Has hip hop become more emotional?

It started out in New York in the 1970s as a voice for African American youth, and from its humble beginnings hip-hop has continually evolved to become one of the world’s most popular music genres.

There was Gangsta rap in the ’80s, then in the ’90s we had political rap and mafioso rap – all of these changing styles had machismo and bravado at the heart of them.

Hip-hop’s latest phase is still a genre accused of misogyny for its use of ‘video vixens’ wearing next to nothing, shaking their curves. It’s also been berated for its focus on violent lyrics that glamorise the problematic gun culture of the US.

In spite of this, over the last few years hip hop has begun to show a softer, more emotional side. With rappers like Drake and Kanye West commanding the airwaves, they’re starting to change the status of the infamously tough genre.

West was an established producer in hip hop in the early ’00s. He burst onto the music radar with his debut album The College Dropout, which propelled him into the mainstream.

Wearing polo sweatshirts and writing lyrics about self-consciousness, he stood out from your average trash-talking rapper.

West’s experimental album 808s & Heartbreak was one of the wildest musical detours hip hop had ever seen – an emotional outpouring of heartbreak and lost love.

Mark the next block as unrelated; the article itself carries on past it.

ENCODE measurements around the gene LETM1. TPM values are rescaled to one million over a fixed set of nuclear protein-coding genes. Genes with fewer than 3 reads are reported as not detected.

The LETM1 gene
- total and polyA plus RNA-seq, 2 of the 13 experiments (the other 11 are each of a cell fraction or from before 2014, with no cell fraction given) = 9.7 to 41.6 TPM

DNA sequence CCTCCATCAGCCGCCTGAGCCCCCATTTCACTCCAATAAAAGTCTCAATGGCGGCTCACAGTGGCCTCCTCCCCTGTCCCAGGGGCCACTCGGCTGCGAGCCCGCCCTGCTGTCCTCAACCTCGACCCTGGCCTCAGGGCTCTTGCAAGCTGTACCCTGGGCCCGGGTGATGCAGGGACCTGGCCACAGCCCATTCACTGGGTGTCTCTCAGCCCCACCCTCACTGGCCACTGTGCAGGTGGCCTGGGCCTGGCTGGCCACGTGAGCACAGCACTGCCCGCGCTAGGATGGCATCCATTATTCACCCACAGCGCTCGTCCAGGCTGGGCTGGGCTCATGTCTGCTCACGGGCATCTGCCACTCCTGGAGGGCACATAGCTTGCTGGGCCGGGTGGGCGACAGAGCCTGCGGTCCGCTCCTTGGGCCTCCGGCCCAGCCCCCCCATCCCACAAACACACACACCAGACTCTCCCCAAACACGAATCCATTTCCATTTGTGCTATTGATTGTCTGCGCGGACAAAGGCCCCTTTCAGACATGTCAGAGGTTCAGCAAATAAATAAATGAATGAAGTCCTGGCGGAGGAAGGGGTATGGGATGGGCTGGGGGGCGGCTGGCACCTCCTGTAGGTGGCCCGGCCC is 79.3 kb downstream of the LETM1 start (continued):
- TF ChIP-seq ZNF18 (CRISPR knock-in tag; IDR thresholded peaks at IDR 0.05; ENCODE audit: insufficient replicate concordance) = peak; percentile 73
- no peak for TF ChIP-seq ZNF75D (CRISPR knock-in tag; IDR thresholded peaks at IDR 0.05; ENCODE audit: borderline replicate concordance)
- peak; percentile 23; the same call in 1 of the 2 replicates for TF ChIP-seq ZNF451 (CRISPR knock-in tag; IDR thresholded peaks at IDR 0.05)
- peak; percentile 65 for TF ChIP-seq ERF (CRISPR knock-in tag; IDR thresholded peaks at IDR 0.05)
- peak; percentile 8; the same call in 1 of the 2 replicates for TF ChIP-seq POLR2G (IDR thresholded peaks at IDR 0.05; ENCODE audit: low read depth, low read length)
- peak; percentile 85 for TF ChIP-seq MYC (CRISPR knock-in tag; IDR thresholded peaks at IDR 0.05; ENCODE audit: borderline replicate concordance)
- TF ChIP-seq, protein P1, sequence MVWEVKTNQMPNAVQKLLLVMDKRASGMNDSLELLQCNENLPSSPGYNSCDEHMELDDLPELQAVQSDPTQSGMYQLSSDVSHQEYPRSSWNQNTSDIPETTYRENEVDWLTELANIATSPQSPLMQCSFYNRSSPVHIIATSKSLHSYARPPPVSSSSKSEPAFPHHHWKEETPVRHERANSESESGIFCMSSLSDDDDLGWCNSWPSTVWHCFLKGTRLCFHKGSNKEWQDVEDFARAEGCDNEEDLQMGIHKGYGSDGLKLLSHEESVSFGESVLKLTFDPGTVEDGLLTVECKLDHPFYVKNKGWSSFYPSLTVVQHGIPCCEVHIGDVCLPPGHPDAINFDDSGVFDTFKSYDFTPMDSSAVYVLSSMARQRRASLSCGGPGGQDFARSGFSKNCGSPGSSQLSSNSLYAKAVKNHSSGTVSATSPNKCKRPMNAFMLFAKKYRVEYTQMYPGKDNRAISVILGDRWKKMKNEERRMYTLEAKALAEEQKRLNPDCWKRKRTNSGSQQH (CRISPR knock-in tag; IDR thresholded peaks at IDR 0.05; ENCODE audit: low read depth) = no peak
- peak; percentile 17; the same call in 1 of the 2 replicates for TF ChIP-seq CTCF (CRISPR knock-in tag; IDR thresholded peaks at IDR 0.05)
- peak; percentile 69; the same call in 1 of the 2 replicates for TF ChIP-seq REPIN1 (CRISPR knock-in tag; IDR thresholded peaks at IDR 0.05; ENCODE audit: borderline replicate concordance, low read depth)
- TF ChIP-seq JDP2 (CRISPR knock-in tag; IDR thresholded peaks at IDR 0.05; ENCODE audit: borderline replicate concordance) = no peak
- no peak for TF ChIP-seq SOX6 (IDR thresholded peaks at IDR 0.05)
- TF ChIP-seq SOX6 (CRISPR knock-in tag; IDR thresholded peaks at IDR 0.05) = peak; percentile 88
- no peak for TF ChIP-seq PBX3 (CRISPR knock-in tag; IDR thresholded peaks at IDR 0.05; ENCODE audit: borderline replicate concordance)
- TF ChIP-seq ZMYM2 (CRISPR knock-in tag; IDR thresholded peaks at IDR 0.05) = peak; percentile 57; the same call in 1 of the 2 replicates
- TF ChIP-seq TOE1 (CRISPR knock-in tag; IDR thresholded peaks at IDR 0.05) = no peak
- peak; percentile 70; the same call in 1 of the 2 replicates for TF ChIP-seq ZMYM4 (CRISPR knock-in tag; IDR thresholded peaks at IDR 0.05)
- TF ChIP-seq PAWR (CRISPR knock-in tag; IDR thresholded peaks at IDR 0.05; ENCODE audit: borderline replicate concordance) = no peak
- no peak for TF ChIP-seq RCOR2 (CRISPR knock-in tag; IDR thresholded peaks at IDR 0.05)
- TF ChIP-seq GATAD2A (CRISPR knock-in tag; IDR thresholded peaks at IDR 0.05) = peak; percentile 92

Tracks like Love Lockdown didn’t exhibit any bravado or machismo; an unashamed ode to the bitterness of love.

808s & Heartbreak managed to pave the way for rappers to shake off the burden of masculinity in their music, using their heartbreaks to fuel their albums. One rapper in particular who caught onto this was Drake.

Drake has always been a stand out figure in the hip-hop world. A Jewish Canadian former child actor going against the grain of hardened black male rapping, he’s steering clear of aggressive talk in favour of being emotional and proud of it too. Getting criticism for his ‘soft’ songs, famously about his exes, doesn’t seem to deter him.

The insults are outweighed by his staggering success at awards like the Grammys and the fact that some are heralding him as the most influential and popular artist of his generation.

His sophomore album Take Care spawned the hit Marvin’s Room – a blurry melody about an ex-lover that he couldn’t get over – that had everyone drunk dialing their exes in 2011.

Drake’s stance against hyper-masculinity, taking a frank look at people’s flaws and self-awareness and has made him the rapper of a generation. At 26 he’s got two double platinum albums under his belt and is the rapper with the most number one hits ever.

The emotional swing in today’s hip-hop has transformed songs about women in the genre. The focus on curves and sex is still there, but more rappers in a male dominated industry with chauvinistic tinges have started to appreciate women. They’ve begun to explore the emotional pitfalls of love.

In West’s superb Blame Game, he raps: “On the bathroom wall I wrote ‘I’d rather argue with you than be with someone else’” and on the hook sadly sings, “I can’t love this much, I can’t love you this much”.

This goes to show that the once swaggering and aggressive genre has got a softer side – and that it’s here to stay.

 

Photos by NRK P3 via Flickr